I think this is true, but there’s a countervailing force to consider. Science builds on itself. Advances in statistics lead to advances in machine learning; the progress of electrical engineering that powers Moore’s Law makes those advances in machine learning practical; and those techniques benefit fields ranging from computational biology to social network theory. So while it’s vastly more difficult for an individual scientist to make significant breakthroughs today, there’s a million-fold multiplier on even small advances from all the scientists worldwide who can build upon that work.
Objection: We’ve Lowered our Standards
Sure, we’re producing more people with the letters PhD at the end of their name, and we’re publishing more papers, but it’s become meaningless. Most published research findings are false. Patents get granted for ridiculous things. The rapid growth of China’s PhD programs may have come at the expense of quality.
There may be some truth to this argument, but let’s see what it implies. Suppose that in the glorious scientific past, in the year 1900, 2/3 of published research findings were replicable, and that now it’s only 1/3. We calculated above that the total number of papers published doubles roughly every 15 years, which means we have had 7 doublings in the 21st century. If the quality has been cut in half since then, we would be left with 6 doublings of “quality science.” That’s not enough to break the argument. Besides, we should be careful not to glorify the past. Would Freud’s work pass for respectable sciencetoday?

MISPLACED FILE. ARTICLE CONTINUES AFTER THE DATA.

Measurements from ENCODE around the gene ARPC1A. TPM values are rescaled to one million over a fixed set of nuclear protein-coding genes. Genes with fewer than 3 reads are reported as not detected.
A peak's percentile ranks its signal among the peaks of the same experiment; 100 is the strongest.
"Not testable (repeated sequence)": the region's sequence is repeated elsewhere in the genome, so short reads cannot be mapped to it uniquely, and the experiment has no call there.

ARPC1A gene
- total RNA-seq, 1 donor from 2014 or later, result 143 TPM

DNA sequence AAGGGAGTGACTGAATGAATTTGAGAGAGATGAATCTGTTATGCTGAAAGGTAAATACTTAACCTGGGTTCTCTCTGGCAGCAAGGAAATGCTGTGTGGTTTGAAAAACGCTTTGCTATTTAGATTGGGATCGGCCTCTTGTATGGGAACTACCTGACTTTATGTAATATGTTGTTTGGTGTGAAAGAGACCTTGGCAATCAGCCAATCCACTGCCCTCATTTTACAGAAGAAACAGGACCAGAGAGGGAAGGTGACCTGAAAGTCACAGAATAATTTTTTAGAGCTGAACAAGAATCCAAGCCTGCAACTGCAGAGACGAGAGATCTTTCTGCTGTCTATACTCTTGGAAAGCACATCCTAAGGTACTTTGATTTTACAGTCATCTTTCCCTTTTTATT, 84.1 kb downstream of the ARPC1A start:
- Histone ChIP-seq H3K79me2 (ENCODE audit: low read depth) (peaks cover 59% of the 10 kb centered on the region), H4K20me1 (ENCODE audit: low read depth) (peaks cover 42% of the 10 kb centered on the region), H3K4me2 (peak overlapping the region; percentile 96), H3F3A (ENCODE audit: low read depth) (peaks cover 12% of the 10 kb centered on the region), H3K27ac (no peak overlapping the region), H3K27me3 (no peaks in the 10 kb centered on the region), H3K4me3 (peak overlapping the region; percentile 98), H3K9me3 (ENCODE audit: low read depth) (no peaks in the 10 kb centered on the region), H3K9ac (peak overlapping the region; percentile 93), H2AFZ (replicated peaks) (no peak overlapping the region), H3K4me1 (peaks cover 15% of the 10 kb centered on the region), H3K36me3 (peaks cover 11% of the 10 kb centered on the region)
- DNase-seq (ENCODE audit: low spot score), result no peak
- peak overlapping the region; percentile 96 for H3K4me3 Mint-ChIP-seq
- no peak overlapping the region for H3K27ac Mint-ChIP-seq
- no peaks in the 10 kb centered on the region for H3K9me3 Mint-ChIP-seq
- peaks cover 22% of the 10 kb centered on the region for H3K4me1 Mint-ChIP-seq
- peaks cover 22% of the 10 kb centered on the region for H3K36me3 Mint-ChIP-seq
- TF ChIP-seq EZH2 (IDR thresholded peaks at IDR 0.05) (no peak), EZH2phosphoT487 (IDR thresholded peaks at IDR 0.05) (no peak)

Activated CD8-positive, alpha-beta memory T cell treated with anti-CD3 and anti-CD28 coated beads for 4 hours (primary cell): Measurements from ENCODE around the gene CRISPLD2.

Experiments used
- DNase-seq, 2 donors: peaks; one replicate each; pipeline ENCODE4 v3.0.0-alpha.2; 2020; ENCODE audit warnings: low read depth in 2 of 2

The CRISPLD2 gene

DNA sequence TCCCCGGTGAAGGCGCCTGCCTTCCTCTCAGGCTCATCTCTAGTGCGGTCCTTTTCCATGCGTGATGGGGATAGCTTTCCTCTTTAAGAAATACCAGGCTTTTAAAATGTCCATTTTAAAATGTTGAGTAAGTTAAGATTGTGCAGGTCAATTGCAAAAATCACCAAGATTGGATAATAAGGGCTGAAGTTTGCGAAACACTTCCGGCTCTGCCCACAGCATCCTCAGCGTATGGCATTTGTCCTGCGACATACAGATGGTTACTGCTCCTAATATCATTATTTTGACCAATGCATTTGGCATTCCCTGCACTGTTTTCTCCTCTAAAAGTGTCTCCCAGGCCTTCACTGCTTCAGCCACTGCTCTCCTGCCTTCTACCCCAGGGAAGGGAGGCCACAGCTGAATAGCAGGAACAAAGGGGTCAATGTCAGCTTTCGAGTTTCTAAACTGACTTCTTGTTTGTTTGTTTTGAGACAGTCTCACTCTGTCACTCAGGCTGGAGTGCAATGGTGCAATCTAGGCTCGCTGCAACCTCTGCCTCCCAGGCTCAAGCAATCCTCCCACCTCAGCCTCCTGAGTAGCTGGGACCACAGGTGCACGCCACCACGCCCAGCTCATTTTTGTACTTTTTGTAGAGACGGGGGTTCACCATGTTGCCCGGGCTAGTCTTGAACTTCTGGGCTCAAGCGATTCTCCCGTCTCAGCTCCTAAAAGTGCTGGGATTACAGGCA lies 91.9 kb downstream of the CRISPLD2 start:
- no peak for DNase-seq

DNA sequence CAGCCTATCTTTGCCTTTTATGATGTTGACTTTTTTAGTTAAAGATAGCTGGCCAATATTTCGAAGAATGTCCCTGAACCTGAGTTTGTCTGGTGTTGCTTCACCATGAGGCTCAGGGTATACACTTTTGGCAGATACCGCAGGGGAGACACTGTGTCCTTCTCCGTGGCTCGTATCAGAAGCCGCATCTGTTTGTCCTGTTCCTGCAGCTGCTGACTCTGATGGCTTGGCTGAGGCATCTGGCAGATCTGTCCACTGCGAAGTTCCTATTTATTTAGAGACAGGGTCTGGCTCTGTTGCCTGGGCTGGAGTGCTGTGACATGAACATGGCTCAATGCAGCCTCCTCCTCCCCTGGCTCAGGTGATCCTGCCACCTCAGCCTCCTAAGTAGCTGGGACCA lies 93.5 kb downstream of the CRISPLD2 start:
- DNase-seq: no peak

Science and technology have drastically transformed our lives. This revolution has taken place almost entirely in the past 200 years – one tenth of one percent of our species’ 200,000 year history. Never before have we had so many people whose sole purpose of work is to better understand how the world works. This has far-reaching implications, both good and bad, for the future of humanity. It’s difficult to wrap our minds around the blistering pace of innovation that is about to come.
As Mr. Bean once said, “Brace yourselves.”
Special Thanks to my research assistant Eitan Kling-Levine for helping me gather this data.